Wising Up on Prostate Tests (Finally)

Prostate tests have finally started dropping because of evidence that the risks outweigh the benefits -- but there is a joker in the deck.

The number of tests for prostate cancer has dropped, according to an article in the Wall Street Journal by Melinda Beck, but it's not for the reason that first jumps to mind.

The article says, "The declines follow the U.S. Preventive Services Task Force's recommendations against routine testing for prostate cancer, first for men aged 75 and older in 2008, and then for men of all ages in 2012, on the grounds that the benefits likely don't outweigh the harms."

I repeat: The benefits of prostate screening likely don't outweigh the risks.

In short, the diagnosis rate is down because, apparently, more doctors are following new guidelines on prostate screening. At last...at long last.

But there is a joker in the deck. Every wellness program I've looked at has not adopted the USPSTF's prostate screening guidelines. (There may be some that have adopted the new recommendations, but I haven't seen them.)

It’s worse. I asked a wellness vendor why the company was persisting in promoting prostate over-screening. His reply made my stomach churn. He said that, if his wellness company changed the guidelines, it would have to admit it was wrong in the first place. So it is keeping flawed recommendations to save face. I'd name the vendor, but I agreed to keep what he told me in confidence. Alas.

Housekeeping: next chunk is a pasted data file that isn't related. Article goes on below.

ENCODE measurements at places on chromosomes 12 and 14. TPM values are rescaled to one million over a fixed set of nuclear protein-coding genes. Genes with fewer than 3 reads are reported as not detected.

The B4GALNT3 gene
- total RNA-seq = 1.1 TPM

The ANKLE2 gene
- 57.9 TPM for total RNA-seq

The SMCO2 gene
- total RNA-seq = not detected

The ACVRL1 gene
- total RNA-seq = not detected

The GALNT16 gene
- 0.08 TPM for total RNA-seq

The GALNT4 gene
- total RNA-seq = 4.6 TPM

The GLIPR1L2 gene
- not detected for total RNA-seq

If you have a wellness program, and the vendor is not following that guideline on prostate screening, you need to give it a big nudge.

P.S. Years ago, I asked my primary care doctor to stop doing PSA tests on me.

Tom Emerick

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Tom Emerick

Tom Emerick is president of Emerick Consulting and cofounder of EdisonHealth and Thera Advisors.  Emerick’s years with Wal-Mart Stores, Burger King, British Petroleum and American Fidelity Assurance have provided him with an excellent blend of experience and contacts.


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